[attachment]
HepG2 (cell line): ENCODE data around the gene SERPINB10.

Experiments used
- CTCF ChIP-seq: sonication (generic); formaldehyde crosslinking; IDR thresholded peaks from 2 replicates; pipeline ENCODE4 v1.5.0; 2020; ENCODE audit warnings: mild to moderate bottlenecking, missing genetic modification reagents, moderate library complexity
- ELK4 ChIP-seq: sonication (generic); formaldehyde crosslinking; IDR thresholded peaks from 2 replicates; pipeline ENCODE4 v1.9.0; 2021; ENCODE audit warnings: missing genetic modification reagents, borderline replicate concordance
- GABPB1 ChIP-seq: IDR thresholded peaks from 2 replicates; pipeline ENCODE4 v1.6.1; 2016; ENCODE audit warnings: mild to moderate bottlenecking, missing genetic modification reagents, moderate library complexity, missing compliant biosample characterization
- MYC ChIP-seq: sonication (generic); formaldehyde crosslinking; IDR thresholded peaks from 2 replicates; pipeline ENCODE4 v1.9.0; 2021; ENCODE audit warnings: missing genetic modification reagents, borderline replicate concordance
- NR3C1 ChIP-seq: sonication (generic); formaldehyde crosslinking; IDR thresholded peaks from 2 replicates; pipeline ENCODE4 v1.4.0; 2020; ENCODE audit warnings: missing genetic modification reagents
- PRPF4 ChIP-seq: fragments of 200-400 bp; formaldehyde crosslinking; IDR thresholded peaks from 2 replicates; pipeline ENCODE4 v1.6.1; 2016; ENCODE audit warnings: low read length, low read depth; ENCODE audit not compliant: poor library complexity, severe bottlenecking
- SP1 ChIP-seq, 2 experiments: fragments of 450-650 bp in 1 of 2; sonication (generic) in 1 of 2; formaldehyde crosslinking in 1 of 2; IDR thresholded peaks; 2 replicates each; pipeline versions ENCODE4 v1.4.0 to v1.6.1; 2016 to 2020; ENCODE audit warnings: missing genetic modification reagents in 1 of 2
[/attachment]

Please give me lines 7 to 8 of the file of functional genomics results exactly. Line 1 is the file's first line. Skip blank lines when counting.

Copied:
- NR3C1 ChIP-seq: sonication (generic); formaldehyde crosslinking; IDR thresholded peaks from 2 replicates; pipeline ENCODE4 v1.4.0; 2020; ENCODE audit warnings: missing genetic modification reagents
- PRPF4 ChIP-seq: fragments of 200-400 bp; formaldehyde crosslinking; IDR thresholded peaks from 2 replicates; pipeline ENCODE4 v1.6.1; 2016; ENCODE audit warnings: low read length, low read depth; ENCODE audit not compliant: poor library complexity, severe bottlenecking